Gypsy in the mix

Article published on July 24, 2006
Article published on July 24, 2006
Dispelling stereotypes of gypsy music being about old men singing in restaurants, today’s DJs are showing that it remains a vibrant and powerful form of music

When you think of gypsy music what do you imagine? For most of us, it is a lonely old man playing the same sad old tune on the violin that you have heard a thousand times before. And now, think of a house DJ. What could these two men possibly have in common?

If you already know, then you are ahead of the game. The latest craze which is about to hit the world by storm is gypsy music.

Music to live by

Despite the modern twists house DJs are giving gypsy music, it remains recognisable as the music that has been played for centuries by the Roma people. To truly appreciate it, you must understand something of their history.

For centuries the Roma in Europe have been persecuted. For five centuries they were enslaved in Romania, with complete legal freedom only coming in 1864. The twentieth century brought further sorrows: the Nazis killed between 200,000 and 800,000 Roma in an attempted genocide known as the Porajmos. The shameful history of Europe continued during the 1999 ethnic cleansing of the Roma community of Kosovo as well as the Albanian community. Through all of this sorrow they have managed to keep their spirits up through one thing - their music.

Music is an integral part of Roma culture, especially in Eastern and Central Europe. It is full of passion, excitement, sorrow and drama. In the difficult circumstances in which the Roma lived music was often the only way in which they could earn money. It is a music distinguished by the exceptional virtuoso playing of the soloists, the distinctive singing style and the tendency to play behind the beat, rather like the blues.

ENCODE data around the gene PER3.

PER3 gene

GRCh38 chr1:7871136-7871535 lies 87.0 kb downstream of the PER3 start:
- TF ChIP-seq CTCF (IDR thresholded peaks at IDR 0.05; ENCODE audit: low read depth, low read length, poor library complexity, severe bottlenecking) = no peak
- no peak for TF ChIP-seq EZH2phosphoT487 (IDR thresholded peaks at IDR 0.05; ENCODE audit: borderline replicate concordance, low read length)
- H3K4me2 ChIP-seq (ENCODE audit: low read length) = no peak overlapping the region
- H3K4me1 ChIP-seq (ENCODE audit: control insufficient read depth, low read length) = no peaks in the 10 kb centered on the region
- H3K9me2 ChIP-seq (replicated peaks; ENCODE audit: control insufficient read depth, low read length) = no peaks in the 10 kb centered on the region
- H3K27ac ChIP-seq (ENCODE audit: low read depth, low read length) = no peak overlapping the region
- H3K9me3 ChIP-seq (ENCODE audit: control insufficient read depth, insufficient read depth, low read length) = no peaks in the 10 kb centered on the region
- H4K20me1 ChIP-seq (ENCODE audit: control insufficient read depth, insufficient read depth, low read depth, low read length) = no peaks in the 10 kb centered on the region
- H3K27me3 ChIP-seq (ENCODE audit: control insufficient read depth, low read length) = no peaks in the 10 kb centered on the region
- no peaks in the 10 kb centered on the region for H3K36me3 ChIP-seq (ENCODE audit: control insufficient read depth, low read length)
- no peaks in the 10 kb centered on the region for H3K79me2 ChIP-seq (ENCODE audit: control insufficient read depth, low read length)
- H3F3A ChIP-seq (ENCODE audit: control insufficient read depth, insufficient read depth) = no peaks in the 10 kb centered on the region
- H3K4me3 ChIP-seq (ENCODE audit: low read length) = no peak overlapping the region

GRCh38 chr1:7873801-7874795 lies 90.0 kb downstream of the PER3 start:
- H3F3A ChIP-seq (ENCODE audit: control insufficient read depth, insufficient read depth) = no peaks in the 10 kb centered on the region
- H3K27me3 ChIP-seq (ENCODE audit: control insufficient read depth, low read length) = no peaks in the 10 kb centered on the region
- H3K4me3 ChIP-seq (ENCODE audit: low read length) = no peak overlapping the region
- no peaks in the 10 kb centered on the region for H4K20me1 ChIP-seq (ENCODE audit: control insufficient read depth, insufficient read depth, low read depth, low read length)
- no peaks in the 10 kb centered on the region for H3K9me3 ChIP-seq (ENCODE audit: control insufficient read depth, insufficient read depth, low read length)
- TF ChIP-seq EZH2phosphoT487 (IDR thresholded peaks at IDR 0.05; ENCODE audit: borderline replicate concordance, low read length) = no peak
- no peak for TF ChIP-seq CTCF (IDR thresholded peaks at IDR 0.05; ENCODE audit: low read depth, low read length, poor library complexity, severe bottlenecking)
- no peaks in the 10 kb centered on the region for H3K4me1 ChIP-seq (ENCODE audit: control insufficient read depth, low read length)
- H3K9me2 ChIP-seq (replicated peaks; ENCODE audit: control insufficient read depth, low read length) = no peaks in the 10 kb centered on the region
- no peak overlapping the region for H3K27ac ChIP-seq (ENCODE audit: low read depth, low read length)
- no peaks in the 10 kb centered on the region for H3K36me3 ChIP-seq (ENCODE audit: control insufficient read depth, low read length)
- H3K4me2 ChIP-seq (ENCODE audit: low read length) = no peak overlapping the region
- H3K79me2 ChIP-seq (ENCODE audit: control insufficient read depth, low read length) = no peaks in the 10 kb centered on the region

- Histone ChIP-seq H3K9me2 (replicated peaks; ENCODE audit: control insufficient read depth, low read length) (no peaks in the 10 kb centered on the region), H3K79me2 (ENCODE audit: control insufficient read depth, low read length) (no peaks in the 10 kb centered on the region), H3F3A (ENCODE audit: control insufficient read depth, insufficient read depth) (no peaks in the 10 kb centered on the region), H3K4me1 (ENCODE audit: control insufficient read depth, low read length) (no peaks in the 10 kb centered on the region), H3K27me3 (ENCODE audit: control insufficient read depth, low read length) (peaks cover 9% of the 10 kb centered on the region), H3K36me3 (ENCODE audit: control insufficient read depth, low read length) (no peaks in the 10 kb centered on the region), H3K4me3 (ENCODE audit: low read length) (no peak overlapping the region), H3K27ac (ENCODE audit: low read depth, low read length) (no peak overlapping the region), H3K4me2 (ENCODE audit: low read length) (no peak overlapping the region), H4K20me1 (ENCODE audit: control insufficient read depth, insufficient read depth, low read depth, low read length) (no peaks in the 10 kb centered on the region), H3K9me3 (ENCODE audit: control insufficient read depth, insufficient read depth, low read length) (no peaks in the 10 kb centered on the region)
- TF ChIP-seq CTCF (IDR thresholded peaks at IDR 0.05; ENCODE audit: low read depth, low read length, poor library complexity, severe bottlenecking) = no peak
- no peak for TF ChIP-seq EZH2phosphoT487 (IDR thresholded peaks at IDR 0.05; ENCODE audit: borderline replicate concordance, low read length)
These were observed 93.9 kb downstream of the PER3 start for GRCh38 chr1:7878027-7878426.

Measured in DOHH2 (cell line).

Music to dance to

In many Roma communities it is not uncommon for everybody to play or sing. One such community was the tiny village in Romania where the now famous Taraf de Haïdouks come from. Their music is a warm and eccentric blend of traditional gypsy tunes. They were discovered in 1990 and signed to Crammed Discs. Since then they have performed in countless countries, have been in a film (The Man Who Cried) and had a documentary made about them by French director Guy Demoy. Paradoxically however, they are not well known in their native Romania. Indeed, until 1990 they had not even performed outside their region. It was with the fall of the Berlin Wall that gypsy music became widely disseminated in the West, and the star of Taraf de Haïdouks has risen with the music.

Today, gypsy music is growing increasingly popular and a whole series of groups are becoming well known. Koçani Orkestar, Boban Markovic and Mahala Rai Banda are renowned throughout Europe, while Fanfare Ciocarlia were the European winners of the BBC 3 World Music Awards 2006 and topped the World Music Charts for Europe in April 2005.

Remixing old classics

Alongside these popular traditional groups is a whole series of bands and DJs taking a more experimental approach. These include the gypsy groups Balkan Beat Box and Kal, who produce their own unique blend of traditional and electronic music, as well as gypsy punk groups such as Gogol Bordello. One reason for their popularity is that gypsy music is an ideal candidate for remixing. Traditionally gypsy music has always been about blending, mixing and rehashing old classics, so remixing them is not actually as strange an idea as it might seem.

The latest trend, which started 5 years ago in Germany with DJ Shantel, is for house DJs to remix gypsy music. DJ Gaetano Fabri is one such DJ, who is sure that in the next two years the gypsy scene will explode. "There were no new directions for house music to go in, so gypsy music was the logical next step for me." He DJs regularly in Paris and Brussels and says that the music has huge followings in Germany, the UK, France and Belgium. He will release a compilation with Crammed Discs for Les Divans du Monde with DJ Louie and DJ Tagada in January 2007 and will have a track on the next Electric Gypsyland compilation.

"The gypsy artists seem on the whole to like the remixes and everyone is very surprised to hear the result of the fusion," says Gaetano of his latest work. "People remember gypsy music from their childhoods and subconsciously hear it all the time in films and on adverts and are happy to hear it being revived."

With a following like this, it seems the old man with his violin has a long future ahead of him.

The next big gypsy event will be the "Weekend Tzigane" 21-23 September at Bulex, Brussels.